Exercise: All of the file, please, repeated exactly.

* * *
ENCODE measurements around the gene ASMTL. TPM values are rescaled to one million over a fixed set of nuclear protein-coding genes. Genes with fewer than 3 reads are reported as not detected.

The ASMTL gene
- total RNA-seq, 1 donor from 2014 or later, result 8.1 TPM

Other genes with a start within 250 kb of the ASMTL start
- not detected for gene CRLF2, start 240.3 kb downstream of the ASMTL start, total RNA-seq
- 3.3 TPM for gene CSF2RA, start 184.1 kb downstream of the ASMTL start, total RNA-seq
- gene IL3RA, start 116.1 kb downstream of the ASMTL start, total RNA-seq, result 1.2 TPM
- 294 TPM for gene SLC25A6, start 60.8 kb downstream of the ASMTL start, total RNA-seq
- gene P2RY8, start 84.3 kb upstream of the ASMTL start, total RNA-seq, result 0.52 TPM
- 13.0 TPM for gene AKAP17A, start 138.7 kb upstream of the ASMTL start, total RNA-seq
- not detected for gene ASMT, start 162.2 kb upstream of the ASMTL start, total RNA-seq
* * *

ENCODE measurements around the gene ASMTL. TPM values are rescaled to one million over a fixed set of nuclear protein-coding genes. Genes with fewer than 3 reads are reported as not detected.

The ASMTL gene
- total RNA-seq, 1 donor from 2014 or later, result 8.1 TPM

Other genes with a start within 250 kb of the ASMTL start
- not detected for gene CRLF2, start 240.3 kb downstream of the ASMTL start, total RNA-seq
- 3.3 TPM for gene CSF2RA, start 184.1 kb downstream of the ASMTL start, total RNA-seq
- gene IL3RA, start 116.1 kb downstream of the ASMTL start, total RNA-seq, result 1.2 TPM
- 294 TPM for gene SLC25A6, start 60.8 kb downstream of the ASMTL start, total RNA-seq
- gene P2RY8, start 84.3 kb upstream of the ASMTL start, total RNA-seq, result 0.52 TPM
- 13.0 TPM for gene AKAP17A, start 138.7 kb upstream of the ASMTL start, total RNA-seq
- not detected for gene ASMT, start 162.2 kb upstream of the ASMTL start, total RNA-seq